Research and Take Advantage of Discounts

Many museums in Europe are free or steeply discounted for individuals under 26 years old, students, and teachers. If you are a student or graduated recently, keep your student ID with you when you travel to get discounts at museums and landmarks. Cities and countries may also have a free museum day or time. All the government-owned museums in London are always free! Museums in France, including the Louvre and the Musee d’Orsay, are free for everyone on the first Sunday of each month. With just a little research you can find any similar opportunities of which to take advantage wherever you travel.

There’s no reason to limit or avoid travel because of a small travel budget. Just use the travel tips enumerated above and soon you too will be jet-setting around the world!

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Best 12 Travel Tips for Millennials to Afford Travel in 2020
Best 12 Travel Tips for Millennials to Afford Travel in 2020
Zaanse Schans: The Best Day Trip from Amsterdam

Zaanse Schans: The Best Day Trip from Amsterdam

A visit to the Dutch town of Zaanse Schans is the perfect day trip from Amsterdam. Just 40 minutes north of Amsterdam by train, Zaanse Schans offers a real-life view into historic Holland. Take time out of your trip to Amsterdam to discover Zaanse Schans, a village compiled in the 1960s with operating windmills, a cooperage, the original Albert Heijn Dutch grocery store, a clog shop, a cheese farm, and much more.

Looking for other day trips from Amsterdam? Head south and spend A Day in the Hague instead!

N.B. This post contains affiliate links. If you make a purchase using an affiliate link I receive a commission at no cost to you. Thank you!

What to Do in Zaanse Schans

You will need at least a half day to spend in Zaanse Schans. You could really find a full day’s worth of things to do in the town if you stop for lunch too. These are some highlights from the village and top tips from my recent visit to Zaanse Schans.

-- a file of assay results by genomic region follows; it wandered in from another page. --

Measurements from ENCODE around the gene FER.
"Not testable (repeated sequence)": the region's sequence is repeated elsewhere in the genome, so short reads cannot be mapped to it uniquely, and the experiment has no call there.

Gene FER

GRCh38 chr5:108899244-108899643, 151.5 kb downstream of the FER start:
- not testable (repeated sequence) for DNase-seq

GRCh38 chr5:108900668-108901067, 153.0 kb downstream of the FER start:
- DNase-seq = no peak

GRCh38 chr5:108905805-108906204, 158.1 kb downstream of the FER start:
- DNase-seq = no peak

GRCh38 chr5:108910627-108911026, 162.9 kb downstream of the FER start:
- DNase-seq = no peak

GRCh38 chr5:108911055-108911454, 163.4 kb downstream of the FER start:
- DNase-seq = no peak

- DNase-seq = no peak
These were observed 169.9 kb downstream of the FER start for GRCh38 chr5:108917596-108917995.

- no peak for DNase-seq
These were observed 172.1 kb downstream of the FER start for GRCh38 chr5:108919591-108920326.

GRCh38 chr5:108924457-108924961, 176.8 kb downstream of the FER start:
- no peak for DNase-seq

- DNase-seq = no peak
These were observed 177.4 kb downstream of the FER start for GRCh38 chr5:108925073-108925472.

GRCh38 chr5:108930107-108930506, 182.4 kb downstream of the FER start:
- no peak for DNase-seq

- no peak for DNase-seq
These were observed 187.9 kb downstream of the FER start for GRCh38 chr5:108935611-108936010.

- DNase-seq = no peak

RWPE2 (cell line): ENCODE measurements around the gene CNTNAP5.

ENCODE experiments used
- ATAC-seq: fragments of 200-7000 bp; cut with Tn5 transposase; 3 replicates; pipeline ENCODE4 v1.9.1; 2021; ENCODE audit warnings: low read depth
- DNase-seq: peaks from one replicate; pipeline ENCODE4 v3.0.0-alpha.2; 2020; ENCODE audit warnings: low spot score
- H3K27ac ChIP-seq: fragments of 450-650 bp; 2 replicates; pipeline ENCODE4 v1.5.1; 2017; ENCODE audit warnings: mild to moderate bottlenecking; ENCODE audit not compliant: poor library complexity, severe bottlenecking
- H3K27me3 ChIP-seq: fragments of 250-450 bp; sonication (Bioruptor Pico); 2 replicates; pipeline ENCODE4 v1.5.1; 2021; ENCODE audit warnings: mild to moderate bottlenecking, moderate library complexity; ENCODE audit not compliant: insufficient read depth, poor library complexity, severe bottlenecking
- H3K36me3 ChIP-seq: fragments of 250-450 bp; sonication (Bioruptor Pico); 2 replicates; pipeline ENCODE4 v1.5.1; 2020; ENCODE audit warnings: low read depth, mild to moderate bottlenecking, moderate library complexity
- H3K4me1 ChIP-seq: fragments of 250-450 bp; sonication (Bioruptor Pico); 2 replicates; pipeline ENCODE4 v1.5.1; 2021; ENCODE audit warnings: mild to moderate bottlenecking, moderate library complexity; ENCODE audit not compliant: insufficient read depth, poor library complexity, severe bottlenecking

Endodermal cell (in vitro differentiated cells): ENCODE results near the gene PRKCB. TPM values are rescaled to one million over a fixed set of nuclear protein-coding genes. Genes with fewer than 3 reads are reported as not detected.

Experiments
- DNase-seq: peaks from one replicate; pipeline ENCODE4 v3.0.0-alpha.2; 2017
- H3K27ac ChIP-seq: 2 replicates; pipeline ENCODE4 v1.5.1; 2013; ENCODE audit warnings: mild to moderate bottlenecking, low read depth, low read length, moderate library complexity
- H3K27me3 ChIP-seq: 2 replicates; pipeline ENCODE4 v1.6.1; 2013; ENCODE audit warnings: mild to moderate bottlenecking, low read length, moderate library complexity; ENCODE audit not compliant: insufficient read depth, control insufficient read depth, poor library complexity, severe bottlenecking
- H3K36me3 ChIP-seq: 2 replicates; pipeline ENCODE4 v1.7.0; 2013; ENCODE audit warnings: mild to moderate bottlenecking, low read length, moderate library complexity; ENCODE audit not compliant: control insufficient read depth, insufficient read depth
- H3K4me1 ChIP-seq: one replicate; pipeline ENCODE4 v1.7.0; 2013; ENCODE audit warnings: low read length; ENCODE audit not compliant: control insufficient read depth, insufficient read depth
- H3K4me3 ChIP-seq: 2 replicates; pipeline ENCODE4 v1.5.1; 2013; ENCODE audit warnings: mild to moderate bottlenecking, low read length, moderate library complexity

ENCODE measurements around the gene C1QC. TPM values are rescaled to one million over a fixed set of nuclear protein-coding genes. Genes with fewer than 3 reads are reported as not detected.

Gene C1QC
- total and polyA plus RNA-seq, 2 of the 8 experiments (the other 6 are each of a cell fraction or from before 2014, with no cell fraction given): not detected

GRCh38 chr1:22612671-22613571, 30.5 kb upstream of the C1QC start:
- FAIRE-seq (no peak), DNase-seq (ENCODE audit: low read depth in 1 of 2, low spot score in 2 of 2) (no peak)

Zaanse Schans Windmills

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In the 1960s and 1970s, the Dutch relocated some of its nearby windmills to Zaanse Schans to create a historic Dutch village. The windmills are not just for show: they continue to grind crops and make products available for purchase throughout the country! Many of the windmills offer tours and exploration for a small fee. Others accept either the Zaanse Schans Card or the IAmsterdam Card for entry. Some of them are free to visit!

De Huisman

The first windmill you will come across in town is De Huisman. This windmill is free to enter. Customers are encouraged to purchase the windmill’s products in exchange. The windmill has been used over the years to grind different spices. Currently, it is used to make ground mustard. The interior of the windmill shows the history of the spice trade and spice creation in the Netherlands. My favorite part was the interactive exhibit where customers could blindly smell six common spices and guess which ones they were. I got four correct!

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De Kat

Farther down the path of windmills you will find De Kat. This windmill is currently used to grind chalk for paint. Multiple grinding wheels are operated from the same exterior sails. Different closed rooms grind different paint colors. They are kept separated so the colors do not mix. The best part of visiting this windmill is that you can climb to its upper levels. You can stay inside on the second level or continue to the outdoor platform. Though there is a barrier preventing visitors from getting too close to the moving sails outside, you can feel their power and see their enormity up close from this vantage point. The platform also offers a spectacular view of Zaanse Schans itself. Admission to the De Kat windmill costs €4.50.